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Fillers & Fakes in Healthy Food?

diet fat healthy eating tips Apr 14, 2022

YES, unfortunately food that we think of as healthy is commonly loaded with unnecessary fillers and fakes. These two smuggles are in addition to the first two you learned about last week: #1 Fat and #2 Flavor. The bottom line tips from last week were: "Add your own flavor, buy the plain version. And buy full fat or whole milk products.” Read more here to learn the other two “Fs” that cause food to fail the “healthy” standard.

#3 Fillers are fake food and are a common replacement for fat. When a product is advertising low-fat, reduced fat or fat-free, you can be sure you’ll find fillers. Fillers are also used to stretch products and extend the ingredients to help improve profit margins. 


Filler examples are found in all dairy products, like milk, ice-cream, creamers and cheese. Also baked goods, jams, jellies and even meats. On the package it’s either a gum or a starch. Types of gum include guar, glean, tara, locust or carob-bean, acacia or gum-arabic, xanthin, cellulose, carrageenan and sunflower-lecithin. Modified food starches are also used to thicken foods or can be added as an anti-caking agent. They are definitely a carbohydrate, because they are starchy, fast-acting carbs sourced from potato, corn, rice, tapioca, and wheat. And you’ll see them listed as potato starch, corn starch, etc. 


Recommendation: Read the list of ingredients for fillers. Even full-fat dairy will commonly include gum of some-kind to stretch the product. Unfortunately, even “Organic” products can still include these popular smuggles. Buy whole cheese in a block and shred it yourself to avoid the added starch fillers.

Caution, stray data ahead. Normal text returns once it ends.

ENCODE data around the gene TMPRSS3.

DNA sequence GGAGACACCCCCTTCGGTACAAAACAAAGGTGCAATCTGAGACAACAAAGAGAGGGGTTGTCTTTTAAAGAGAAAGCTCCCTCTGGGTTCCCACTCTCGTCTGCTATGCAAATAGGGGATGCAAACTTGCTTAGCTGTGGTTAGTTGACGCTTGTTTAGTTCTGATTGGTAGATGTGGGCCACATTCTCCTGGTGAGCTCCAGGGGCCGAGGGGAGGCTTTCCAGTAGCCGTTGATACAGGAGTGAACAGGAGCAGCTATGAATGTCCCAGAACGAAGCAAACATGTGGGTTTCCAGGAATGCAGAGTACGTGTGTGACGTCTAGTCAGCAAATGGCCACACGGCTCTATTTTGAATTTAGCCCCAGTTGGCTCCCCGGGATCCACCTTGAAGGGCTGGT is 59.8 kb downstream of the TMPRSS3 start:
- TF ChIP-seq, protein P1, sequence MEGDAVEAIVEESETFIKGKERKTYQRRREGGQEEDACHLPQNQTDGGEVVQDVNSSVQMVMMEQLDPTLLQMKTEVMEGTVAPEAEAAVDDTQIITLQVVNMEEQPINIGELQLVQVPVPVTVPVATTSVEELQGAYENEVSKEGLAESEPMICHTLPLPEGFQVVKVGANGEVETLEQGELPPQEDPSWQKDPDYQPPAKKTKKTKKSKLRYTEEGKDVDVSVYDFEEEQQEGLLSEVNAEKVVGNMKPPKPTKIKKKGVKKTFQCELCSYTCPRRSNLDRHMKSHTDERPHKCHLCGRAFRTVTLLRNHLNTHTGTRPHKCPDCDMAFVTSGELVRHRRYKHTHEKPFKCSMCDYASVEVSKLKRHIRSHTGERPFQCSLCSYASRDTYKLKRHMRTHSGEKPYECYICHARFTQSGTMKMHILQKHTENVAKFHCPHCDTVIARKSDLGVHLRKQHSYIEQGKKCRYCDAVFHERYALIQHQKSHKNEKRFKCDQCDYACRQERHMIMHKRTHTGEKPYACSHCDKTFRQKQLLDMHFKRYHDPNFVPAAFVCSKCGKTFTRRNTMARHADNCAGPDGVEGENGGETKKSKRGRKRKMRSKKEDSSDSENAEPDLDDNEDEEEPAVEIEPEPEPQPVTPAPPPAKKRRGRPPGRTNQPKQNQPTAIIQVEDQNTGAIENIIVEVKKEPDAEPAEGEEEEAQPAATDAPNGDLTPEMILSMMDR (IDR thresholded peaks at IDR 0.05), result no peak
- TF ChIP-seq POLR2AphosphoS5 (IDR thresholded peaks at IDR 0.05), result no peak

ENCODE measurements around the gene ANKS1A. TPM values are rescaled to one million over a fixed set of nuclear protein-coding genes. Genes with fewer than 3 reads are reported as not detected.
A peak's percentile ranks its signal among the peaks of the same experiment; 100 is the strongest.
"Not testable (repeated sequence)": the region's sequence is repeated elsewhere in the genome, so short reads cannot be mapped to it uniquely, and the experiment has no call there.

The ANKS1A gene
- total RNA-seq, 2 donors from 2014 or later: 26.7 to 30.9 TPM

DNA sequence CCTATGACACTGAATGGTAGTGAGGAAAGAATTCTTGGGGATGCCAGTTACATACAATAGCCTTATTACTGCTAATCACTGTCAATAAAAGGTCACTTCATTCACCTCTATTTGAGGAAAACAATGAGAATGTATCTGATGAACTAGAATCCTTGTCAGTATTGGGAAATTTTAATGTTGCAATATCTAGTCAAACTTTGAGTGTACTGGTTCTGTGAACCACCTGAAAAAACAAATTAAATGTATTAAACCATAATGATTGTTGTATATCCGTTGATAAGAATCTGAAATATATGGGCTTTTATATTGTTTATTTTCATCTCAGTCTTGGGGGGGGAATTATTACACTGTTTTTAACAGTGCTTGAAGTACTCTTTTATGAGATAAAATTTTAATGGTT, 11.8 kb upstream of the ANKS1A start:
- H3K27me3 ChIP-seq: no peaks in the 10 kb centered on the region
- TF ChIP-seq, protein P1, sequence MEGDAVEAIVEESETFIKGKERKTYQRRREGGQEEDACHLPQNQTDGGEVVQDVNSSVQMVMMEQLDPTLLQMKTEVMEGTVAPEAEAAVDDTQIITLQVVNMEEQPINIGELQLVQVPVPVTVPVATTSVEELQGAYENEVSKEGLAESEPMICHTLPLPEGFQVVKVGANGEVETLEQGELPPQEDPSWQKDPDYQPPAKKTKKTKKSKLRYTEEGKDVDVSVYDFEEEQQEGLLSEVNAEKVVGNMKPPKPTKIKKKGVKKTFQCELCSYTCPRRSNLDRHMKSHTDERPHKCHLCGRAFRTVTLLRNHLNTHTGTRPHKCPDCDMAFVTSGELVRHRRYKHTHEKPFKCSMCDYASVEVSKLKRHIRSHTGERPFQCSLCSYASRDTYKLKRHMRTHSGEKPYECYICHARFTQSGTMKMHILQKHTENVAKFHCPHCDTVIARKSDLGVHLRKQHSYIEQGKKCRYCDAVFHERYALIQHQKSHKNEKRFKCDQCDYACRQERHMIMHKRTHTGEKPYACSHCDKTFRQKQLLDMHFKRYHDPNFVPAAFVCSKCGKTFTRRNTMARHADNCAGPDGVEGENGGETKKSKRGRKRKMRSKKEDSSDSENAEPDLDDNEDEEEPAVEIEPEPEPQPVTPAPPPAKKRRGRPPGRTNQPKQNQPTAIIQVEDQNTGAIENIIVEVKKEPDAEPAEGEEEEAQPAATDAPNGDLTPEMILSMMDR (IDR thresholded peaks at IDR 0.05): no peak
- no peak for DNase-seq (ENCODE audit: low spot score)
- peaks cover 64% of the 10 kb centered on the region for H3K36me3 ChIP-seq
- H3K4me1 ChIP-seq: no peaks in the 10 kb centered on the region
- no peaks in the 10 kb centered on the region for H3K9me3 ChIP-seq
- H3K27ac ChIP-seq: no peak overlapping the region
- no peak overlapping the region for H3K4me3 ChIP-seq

#4 Fakes are the imposters that try to imitate the healthy function of a real nutrient. The top key nutrients are fiber, protein and fat. We’ve already seen how fillers are used to “fake-fat” and the mouth-feel and density that real fat provides. Fake fiber is common, especially in foods featuring low-carb or keto. And fake fiber is dangerous because it can cause choking and other digestive issues. The FDA is working to limit and restrict its use in products and change labeling laws to require appropriate warnings. But until then, it’s best to avoid imitation fibers. And imitation proteins, while less dangerous, can produce unpleasant side effects like excess gas, bloating and discomfort. 

Fake examples of imitation fibers include most of the gums previously listed above. As well as psyllium husks, cellulose, inulin and many more. The problem with fakes is they don’t perform all of the functional benefits the same as the naturally occurring fibers found in whole foods where the fiber is intact and intrinsic. When you see fiber in a dairy product, you know it’s not real fiber. There’s no natural fiber in meat or dairy. 


Recommendation: Avoid fake fibers and find real fiber in whole foods instead. There’s no short cut powder, supplement or pill that can provide the same benefit as functional fiber found in whole foods. Avoid protein powders and protein concentrates for the same reason. Get the key nutrients your body needs from real, whole foods. Your body can recognize the real food vs. the imposters.

Bottom line real foods satisfy real nutritional needs. Fake foods and fillers don’t satisfy real hunger and in most cases they can stimulate hunger, cravings and appetite, which can lead to over-eating. Always read the list of ingredients. Never trust, always verify! 


For more information on this topic: 

Ovvia Members see the video library and watch the 10 videos in the Nutrition Series: Fiber, Protein and Fat. Sugar Sabotage category includes 3 videos. And series 5 videos in the “Hunger vs. Cravings” series. 

Read more BLOGs here!  

Podcast episodes that are free to all include: “Why You Can’t Stop Eating” and “Sensible Substitutes”. 


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